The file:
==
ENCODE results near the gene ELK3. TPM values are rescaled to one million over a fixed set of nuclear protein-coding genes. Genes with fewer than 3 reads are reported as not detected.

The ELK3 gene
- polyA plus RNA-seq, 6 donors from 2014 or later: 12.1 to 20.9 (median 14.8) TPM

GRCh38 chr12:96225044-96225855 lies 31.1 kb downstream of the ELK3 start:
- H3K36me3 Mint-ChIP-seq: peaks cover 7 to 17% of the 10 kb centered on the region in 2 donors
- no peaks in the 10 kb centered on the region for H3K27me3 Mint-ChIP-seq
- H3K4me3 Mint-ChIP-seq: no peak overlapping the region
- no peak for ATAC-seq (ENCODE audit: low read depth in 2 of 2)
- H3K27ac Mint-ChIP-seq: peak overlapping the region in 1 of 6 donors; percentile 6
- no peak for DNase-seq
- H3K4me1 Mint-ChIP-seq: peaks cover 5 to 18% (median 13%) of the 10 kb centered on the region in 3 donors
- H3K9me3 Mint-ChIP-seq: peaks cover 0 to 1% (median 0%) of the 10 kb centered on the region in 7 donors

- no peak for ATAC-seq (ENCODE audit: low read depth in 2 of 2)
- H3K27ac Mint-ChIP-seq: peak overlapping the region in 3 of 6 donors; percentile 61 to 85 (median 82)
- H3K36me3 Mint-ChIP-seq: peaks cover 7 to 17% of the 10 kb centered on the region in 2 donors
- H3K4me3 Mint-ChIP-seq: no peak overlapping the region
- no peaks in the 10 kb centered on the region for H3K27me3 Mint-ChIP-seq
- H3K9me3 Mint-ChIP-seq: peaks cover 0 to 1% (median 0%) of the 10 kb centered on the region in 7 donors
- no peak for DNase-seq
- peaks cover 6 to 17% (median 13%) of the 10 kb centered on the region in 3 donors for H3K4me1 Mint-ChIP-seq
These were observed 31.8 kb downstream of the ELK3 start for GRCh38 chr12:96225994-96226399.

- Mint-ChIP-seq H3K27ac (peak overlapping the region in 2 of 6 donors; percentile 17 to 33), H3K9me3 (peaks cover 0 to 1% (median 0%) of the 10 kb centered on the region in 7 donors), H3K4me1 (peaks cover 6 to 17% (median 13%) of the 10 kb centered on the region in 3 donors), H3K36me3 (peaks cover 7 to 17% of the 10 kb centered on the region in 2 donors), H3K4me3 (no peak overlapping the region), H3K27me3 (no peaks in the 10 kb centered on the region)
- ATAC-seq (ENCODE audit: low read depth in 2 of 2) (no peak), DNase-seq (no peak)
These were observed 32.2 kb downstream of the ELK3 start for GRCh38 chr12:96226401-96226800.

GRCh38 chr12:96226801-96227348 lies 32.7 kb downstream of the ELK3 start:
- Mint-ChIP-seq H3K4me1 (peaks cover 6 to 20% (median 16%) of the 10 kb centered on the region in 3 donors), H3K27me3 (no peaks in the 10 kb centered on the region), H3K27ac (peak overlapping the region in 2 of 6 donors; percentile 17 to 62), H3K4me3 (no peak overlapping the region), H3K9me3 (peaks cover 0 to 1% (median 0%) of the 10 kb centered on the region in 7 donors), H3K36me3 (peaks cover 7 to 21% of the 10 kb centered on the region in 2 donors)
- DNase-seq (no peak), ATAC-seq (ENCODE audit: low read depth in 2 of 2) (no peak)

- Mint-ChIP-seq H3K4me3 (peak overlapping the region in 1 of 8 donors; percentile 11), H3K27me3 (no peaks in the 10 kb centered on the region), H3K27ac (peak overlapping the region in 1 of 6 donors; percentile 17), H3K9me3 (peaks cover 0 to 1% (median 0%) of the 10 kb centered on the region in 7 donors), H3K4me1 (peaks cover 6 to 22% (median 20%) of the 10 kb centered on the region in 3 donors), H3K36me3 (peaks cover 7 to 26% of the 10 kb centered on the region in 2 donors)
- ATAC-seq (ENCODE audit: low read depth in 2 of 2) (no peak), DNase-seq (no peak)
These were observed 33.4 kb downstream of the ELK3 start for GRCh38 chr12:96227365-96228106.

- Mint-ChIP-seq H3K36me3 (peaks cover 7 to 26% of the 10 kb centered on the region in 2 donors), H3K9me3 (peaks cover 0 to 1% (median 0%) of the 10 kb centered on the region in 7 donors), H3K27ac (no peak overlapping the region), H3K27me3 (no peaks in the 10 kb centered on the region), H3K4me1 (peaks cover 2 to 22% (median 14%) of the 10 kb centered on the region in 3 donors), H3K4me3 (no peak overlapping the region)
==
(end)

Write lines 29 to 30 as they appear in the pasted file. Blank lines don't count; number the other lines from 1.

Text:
- ATAC-seq (ENCODE audit: low read depth in 2 of 2) (no peak), DNase-seq (no peak)
These were observed 33.4 kb downstream of the ELK3 start for GRCh38 chr12:96227365-96228106.